Content Authors: Porter, Patrick; Bynum, Ed; Parker, Roy D.; Bowling, Robert; Biles, Stephen P.
Because the southern corn rootworm lays eggs in the soil after the corn is in the seedling stage, rotating crops will not control this insect adequately. Unlike the Mexican and western corn rootworms, southern corn rootworm can have more than one generation per year.
In most areas of Texas, the southern corn rootworm is a minor pest if the corn is planted in fields that were not grassy or weedy the previous year. However, in the Gulf Coast region (Fig. 2), it has been a significant pest.
Consider seed treatments or an in-furrow or band pesticide application if infestations have reduced plant stands previously (Tables A6 and A7). Seed treatments provide good control, even better as rates increase. The Bt hybrids are relatively ineffective at controlling southern corn rootworm.
For most fields, research has shown that applying in-furrow insecticides at one-half the maximum rate in Table 9 provides the most favorable economic returns for control of southern corn rootworm. Where heavy infestations occur each year, use the higher rates.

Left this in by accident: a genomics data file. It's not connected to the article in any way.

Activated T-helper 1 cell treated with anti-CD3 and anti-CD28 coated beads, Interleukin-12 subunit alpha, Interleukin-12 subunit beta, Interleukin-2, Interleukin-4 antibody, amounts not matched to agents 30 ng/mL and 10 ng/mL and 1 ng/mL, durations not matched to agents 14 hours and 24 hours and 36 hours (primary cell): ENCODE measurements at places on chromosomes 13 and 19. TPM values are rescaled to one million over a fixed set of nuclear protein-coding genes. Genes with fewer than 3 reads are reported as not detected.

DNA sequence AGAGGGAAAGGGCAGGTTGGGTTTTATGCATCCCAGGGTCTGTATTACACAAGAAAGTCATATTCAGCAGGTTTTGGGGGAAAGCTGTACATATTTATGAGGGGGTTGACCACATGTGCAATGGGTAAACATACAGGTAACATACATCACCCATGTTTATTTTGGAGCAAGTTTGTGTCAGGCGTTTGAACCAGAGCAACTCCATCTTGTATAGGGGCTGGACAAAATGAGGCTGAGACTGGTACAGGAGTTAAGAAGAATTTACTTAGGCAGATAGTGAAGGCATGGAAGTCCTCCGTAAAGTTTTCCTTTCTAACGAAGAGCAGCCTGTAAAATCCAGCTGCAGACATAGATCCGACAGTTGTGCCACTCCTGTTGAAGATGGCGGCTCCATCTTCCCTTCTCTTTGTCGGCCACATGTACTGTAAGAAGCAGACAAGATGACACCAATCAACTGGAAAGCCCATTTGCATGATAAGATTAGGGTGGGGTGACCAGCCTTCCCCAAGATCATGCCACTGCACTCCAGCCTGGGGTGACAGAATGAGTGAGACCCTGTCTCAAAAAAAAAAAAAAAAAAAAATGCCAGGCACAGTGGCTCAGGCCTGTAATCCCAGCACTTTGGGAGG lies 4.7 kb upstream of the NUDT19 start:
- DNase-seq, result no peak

|Seed treatment||Application Rate||
|Clothianidin (Poncho 600 and Poncho1250, the 1.25 mg ai/seed rate of Poncho 600)||For Poncho 600, apply 1.25 mg ai/seed or 5.64 fl oz per 80,000 unit of seed.||
|Imidacloprid (Gaucho 600)||For Gaucho 600 apply 1.34 mg ai/seed or 6.0 oz per 80,000 unit of seed.||
|Thiamethoxam (Cruiser 5FS)||Apply 1.25 mg of active ingredient per kernel. Each fluid ounce contains 17.7 grams of active ingredient.||
|Thiamethoxam + Abamectin (Avicta Complete Corn 250 and 500; Avicta Duo and Dou 250 Corn)||For corn rootworm, must be tank mixed with Cruiser 5FS. See label for rates.
Must be applied only in Syngenta-certified seed-treatment facilities.